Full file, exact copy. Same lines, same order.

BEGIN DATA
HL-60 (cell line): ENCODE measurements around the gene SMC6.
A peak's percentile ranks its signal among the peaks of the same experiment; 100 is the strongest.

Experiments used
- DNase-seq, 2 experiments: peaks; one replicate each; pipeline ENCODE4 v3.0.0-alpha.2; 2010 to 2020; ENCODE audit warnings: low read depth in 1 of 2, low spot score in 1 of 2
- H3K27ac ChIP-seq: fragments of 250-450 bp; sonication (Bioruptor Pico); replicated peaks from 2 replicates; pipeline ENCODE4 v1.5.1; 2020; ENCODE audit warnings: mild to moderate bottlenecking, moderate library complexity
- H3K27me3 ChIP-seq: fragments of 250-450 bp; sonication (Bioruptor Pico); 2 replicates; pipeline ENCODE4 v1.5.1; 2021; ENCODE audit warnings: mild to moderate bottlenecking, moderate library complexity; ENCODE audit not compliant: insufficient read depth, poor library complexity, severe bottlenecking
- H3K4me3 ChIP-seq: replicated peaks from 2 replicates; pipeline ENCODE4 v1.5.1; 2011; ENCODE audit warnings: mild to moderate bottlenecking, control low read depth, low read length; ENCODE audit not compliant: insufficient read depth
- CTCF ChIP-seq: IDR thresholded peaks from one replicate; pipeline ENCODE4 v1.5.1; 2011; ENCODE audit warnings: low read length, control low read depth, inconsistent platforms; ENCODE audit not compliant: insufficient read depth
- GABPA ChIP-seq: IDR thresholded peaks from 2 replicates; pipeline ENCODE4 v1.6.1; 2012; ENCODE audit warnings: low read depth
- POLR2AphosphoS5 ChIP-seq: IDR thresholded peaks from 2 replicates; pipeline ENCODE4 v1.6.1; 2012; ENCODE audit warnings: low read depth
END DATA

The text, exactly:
HL-60 (cell line): ENCODE measurements around the gene SMC6.
A peak's percentile ranks its signal among the peaks of the same experiment; 100 is the strongest.

Experiments used
- DNase-seq, 2 experiments: peaks; one replicate each; pipeline ENCODE4 v3.0.0-alpha.2; 2010 to 2020; ENCODE audit warnings: low read depth in 1 of 2, low spot score in 1 of 2
- H3K27ac ChIP-seq: fragments of 250-450 bp; sonication (Bioruptor Pico); replicated peaks from 2 replicates; pipeline ENCODE4 v1.5.1; 2020; ENCODE audit warnings: mild to moderate bottlenecking, moderate library complexity
- H3K27me3 ChIP-seq: fragments of 250-450 bp; sonication (Bioruptor Pico); 2 replicates; pipeline ENCODE4 v1.5.1; 2021; ENCODE audit warnings: mild to moderate bottlenecking, moderate library complexity; ENCODE audit not compliant: insufficient read depth, poor library complexity, severe bottlenecking
- H3K4me3 ChIP-seq: replicated peaks from 2 replicates; pipeline ENCODE4 v1.5.1; 2011; ENCODE audit warnings: mild to moderate bottlenecking, control low read depth, low read length; ENCODE audit not compliant: insufficient read depth
- CTCF ChIP-seq: IDR thresholded peaks from one replicate; pipeline ENCODE4 v1.5.1; 2011; ENCODE audit warnings: low read length, control low read depth, inconsistent platforms; ENCODE audit not compliant: insufficient read depth
- GABPA ChIP-seq: IDR thresholded peaks from 2 replicates; pipeline ENCODE4 v1.6.1; 2012; ENCODE audit warnings: low read depth
- POLR2AphosphoS5 ChIP-seq: IDR thresholded peaks from 2 replicates; pipeline ENCODE4 v1.6.1; 2012; ENCODE audit warnings: low read depth